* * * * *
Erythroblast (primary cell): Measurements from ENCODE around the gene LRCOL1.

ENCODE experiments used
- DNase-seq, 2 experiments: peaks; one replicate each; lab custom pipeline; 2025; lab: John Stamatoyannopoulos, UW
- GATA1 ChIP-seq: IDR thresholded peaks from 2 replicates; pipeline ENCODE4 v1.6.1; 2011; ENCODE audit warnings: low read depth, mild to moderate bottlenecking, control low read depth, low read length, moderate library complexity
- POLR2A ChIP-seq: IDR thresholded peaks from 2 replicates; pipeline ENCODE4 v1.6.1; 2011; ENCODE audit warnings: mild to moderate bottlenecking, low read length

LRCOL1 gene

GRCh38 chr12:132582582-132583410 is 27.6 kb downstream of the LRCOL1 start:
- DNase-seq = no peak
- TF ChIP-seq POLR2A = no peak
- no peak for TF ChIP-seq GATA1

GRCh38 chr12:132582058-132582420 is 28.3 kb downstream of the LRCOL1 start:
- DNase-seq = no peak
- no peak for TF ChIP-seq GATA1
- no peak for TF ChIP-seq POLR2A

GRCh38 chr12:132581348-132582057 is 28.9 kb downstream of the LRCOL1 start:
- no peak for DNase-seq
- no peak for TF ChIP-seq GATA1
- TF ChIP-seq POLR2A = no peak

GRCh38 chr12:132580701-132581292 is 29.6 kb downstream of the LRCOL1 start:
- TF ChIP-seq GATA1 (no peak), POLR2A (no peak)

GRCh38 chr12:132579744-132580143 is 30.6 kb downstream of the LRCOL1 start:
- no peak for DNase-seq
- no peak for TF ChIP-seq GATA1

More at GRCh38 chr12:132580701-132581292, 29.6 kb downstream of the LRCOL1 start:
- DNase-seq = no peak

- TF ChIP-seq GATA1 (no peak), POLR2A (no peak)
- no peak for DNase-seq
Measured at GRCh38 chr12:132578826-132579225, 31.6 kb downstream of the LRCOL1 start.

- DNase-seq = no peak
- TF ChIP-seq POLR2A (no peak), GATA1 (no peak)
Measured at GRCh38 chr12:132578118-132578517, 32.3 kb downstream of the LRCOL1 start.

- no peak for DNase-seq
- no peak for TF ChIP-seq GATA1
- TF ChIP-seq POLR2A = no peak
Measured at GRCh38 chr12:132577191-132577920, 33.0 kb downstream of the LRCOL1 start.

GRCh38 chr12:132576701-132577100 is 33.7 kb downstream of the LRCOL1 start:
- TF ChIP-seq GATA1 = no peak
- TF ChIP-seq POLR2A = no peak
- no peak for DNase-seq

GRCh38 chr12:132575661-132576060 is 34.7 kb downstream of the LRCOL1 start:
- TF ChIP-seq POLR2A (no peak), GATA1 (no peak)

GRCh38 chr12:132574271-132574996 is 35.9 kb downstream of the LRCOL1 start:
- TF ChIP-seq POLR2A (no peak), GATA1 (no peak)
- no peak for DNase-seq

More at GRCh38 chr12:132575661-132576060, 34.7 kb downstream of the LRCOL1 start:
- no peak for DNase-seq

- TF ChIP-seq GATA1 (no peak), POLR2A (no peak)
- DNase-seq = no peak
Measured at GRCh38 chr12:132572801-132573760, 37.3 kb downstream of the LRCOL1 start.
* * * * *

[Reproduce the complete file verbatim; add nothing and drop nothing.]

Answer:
Erythroblast (primary cell): Measurements from ENCODE around the gene LRCOL1.

ENCODE experiments used
- DNase-seq, 2 experiments: peaks; one replicate each; lab custom pipeline; 2025; lab: John Stamatoyannopoulos, UW
- GATA1 ChIP-seq: IDR thresholded peaks from 2 replicates; pipeline ENCODE4 v1.6.1; 2011; ENCODE audit warnings: low read depth, mild to moderate bottlenecking, control low read depth, low read length, moderate library complexity
- POLR2A ChIP-seq: IDR thresholded peaks from 2 replicates; pipeline ENCODE4 v1.6.1; 2011; ENCODE audit warnings: mild to moderate bottlenecking, low read length

LRCOL1 gene

GRCh38 chr12:132582582-132583410 is 27.6 kb downstream of the LRCOL1 start:
- DNase-seq = no peak
- TF ChIP-seq POLR2A = no peak
- no peak for TF ChIP-seq GATA1

GRCh38 chr12:132582058-132582420 is 28.3 kb downstream of the LRCOL1 start:
- DNase-seq = no peak
- no peak for TF ChIP-seq GATA1
- no peak for TF ChIP-seq POLR2A

GRCh38 chr12:132581348-132582057 is 28.9 kb downstream of the LRCOL1 start:
- no peak for DNase-seq
- no peak for TF ChIP-seq GATA1
- TF ChIP-seq POLR2A = no peak

GRCh38 chr12:132580701-132581292 is 29.6 kb downstream of the LRCOL1 start:
- TF ChIP-seq GATA1 (no peak), POLR2A (no peak)

GRCh38 chr12:132579744-132580143 is 30.6 kb downstream of the LRCOL1 start:
- no peak for DNase-seq
- no peak for TF ChIP-seq GATA1

More at GRCh38 chr12:132580701-132581292, 29.6 kb downstream of the LRCOL1 start:
- DNase-seq = no peak

- TF ChIP-seq GATA1 (no peak), POLR2A (no peak)
- no peak for DNase-seq
Measured at GRCh38 chr12:132578826-132579225, 31.6 kb downstream of the LRCOL1 start.

- DNase-seq = no peak
- TF ChIP-seq POLR2A (no peak), GATA1 (no peak)
Measured at GRCh38 chr12:132578118-132578517, 32.3 kb downstream of the LRCOL1 start.

- no peak for DNase-seq
- no peak for TF ChIP-seq GATA1
- TF ChIP-seq POLR2A = no peak
Measured at GRCh38 chr12:132577191-132577920, 33.0 kb downstream of the LRCOL1 start.

GRCh38 chr12:132576701-132577100 is 33.7 kb downstream of the LRCOL1 start:
- TF ChIP-seq GATA1 = no peak
- TF ChIP-seq POLR2A = no peak
- no peak for DNase-seq

GRCh38 chr12:132575661-132576060 is 34.7 kb downstream of the LRCOL1 start:
- TF ChIP-seq POLR2A (no peak), GATA1 (no peak)

GRCh38 chr12:132574271-132574996 is 35.9 kb downstream of the LRCOL1 start:
- TF ChIP-seq POLR2A (no peak), GATA1 (no peak)
- no peak for DNase-seq

More at GRCh38 chr12:132575661-132576060, 34.7 kb downstream of the LRCOL1 start:
- no peak for DNase-seq

- TF ChIP-seq GATA1 (no peak), POLR2A (no peak)
- DNase-seq = no peak
Measured at GRCh38 chr12:132572801-132573760, 37.3 kb downstream of the LRCOL1 start.